What do you REALLY want?

I have been thinking a bit about wants and needs.   We often want something…something that seems indefinable, amorphous, something that feels out of reach.  Trying to nail down that wanting feeling can be hard.

However, some people have their  wants clearly identified.  If only, they think, if only I had a new car, then I’d feel really good.  Or…if only, if only I could go on vacation and just take some time off, THEN I would feel really good.  Or maybe, if only, if only my husband/wife/mother/father/teacher/boss would just change their behaviour, then I would feel okay.  Or maybe, if only I had someone to love me in my life, if I only had a partner who really, REALLY loved me, then I would feel okay.

So sometimes we want concrete objects:  the new car, the big flatscreen tv, the smartest phone.  Sometimes we want time and luxury:  vacation, travel, food or entertainment.  Sometimes what we want is something from another person:  their attention, affection, or some kind of treatment that we experience as positive.

But do you hear the commonality that underlies all of these wants?  Do you hear what we expect each of those things, experiences, or behaviour of a person?   We expect that WE will feel a particular way, a particularly GOOD way, if we could have the wanted item or experience.

What we really want isn’t a car or a tv.  It really isn’t a vacation or someone to love us.  What we really, REALLY want, is the feeling that we think we’d have under that desired circumstance.

So no, honestly, I don’t want my boss to stop bugging me.  I want to FEEL the way I think I’d feel without that behaviour.  I want to FEEL unbugged.

So all I really need to do is change how I feel;  take charge of my own feelings, stop giving my power to feel to other people or to my negative thoughts, and just FEEL unbugged.

Sounds easy….and it can be.  If we can accept that we construct our feeling of want by our thoughts, fantasies, and wishes, then perhaps we can construct a feeling of having enough in that same way.   Or try this:  notice when you DO feel “enough…”  What is it like in your body and mind when you feel “enough?”   When have you had “enough” to eat?  “Enough” work for the day?  “Enough conversation,”  “enough sleep,”  “enough music?”   How do you experience enough?   Then allow that feeling to spread throughout your life…so that what you are right now, what you have right now, what you experience in THIS moment….THIS is enough.  Enough for now.

When the craving or wanting or desiring or attachment to objects arises, see if you can locate a sense of “enough” in your body and rest in that.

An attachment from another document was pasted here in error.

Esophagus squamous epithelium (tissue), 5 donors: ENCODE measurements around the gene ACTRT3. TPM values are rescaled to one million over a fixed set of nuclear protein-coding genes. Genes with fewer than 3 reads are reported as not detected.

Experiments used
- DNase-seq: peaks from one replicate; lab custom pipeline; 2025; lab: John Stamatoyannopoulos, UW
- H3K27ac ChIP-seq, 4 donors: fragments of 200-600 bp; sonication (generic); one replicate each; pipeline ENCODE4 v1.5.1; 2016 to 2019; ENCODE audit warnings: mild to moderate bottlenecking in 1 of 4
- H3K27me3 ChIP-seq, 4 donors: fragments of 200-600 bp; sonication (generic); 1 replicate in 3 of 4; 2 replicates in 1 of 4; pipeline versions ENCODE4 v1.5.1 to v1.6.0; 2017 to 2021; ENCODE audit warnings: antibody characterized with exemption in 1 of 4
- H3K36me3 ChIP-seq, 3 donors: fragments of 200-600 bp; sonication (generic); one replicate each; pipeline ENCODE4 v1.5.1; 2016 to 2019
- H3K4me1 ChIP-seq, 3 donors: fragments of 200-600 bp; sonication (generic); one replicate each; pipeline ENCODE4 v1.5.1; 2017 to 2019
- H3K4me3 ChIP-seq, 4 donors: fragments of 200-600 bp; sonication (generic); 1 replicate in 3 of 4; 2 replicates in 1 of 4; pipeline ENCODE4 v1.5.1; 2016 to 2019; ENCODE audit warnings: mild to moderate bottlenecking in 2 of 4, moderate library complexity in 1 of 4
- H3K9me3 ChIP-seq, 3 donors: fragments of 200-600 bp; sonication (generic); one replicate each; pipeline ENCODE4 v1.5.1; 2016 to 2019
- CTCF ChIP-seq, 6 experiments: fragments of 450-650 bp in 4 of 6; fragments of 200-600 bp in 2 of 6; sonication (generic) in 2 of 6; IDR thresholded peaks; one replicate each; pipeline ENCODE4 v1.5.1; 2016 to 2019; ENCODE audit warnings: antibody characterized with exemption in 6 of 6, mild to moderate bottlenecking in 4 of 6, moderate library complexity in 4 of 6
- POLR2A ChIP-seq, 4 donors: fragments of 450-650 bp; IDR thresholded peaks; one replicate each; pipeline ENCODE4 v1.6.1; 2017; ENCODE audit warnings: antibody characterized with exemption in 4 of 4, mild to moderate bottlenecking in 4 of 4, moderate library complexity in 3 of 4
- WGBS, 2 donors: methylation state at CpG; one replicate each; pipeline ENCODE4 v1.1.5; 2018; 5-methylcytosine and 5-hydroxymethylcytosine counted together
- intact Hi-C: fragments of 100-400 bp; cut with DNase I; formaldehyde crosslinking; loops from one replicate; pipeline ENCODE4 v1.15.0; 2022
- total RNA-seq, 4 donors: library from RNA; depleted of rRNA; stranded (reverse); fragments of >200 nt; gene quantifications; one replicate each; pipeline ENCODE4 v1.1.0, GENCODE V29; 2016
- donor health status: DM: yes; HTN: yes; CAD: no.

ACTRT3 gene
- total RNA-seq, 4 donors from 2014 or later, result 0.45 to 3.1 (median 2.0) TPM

Needs?  Well, that can be a topic for another day!

3 thoughts on “What do you REALLY want?”

  1. So if I understand well, what is underneath our state of wanting is the way we would like to feel? Before I feel i have enough, there is a kind of process going on in my mind. Best exemple i could give you is this one : I’m at the store and i see a new CD from my favourite artist. There is a bunch of questions going on my mind weather if i can afford it, if it would be useful, if I absolutely need it, I would look at the label to see if I like the songs, I would think about the number of cds I have home, etc. I would not just buy that cd because it’s my favourite artist. If i have, lets say, already 10 cds of that artist, I would put it back because I have enough cds. In other words, I think about what i already have before deciding if I have enough or not. Does that make sense??

    1. You are describing the process from a thinking point of view, and I am describing it from a feeling point of view…I think! But the process is often the same. You might decide (thinking) that you have enough CDs but you might still feel a WANT, or a desire to have this particular CD. In that case, you might find a conflict between your thinking and your feeling. According to Damasio, we make decisions based on the feeling we have. And of course our feeling about something is influenced by how we think.

      Try the exercise with something you are doing rather than an object, and see how that works for you. Sometimes it is easier to identify the feeling in the body if it is about, say, stopping running (“I’ve done this ENOUGH!!”)

      Thank you for the thoughtful comment!!

      1. I’m definitely a thinker ha ha! I’m thinking when I went for a walk not such a long time ago, i felt i had to stop going up a certain street because my calves were burning and i was sort of penting more than usual. It was more exercices than my body could handle. And who is Damasio???

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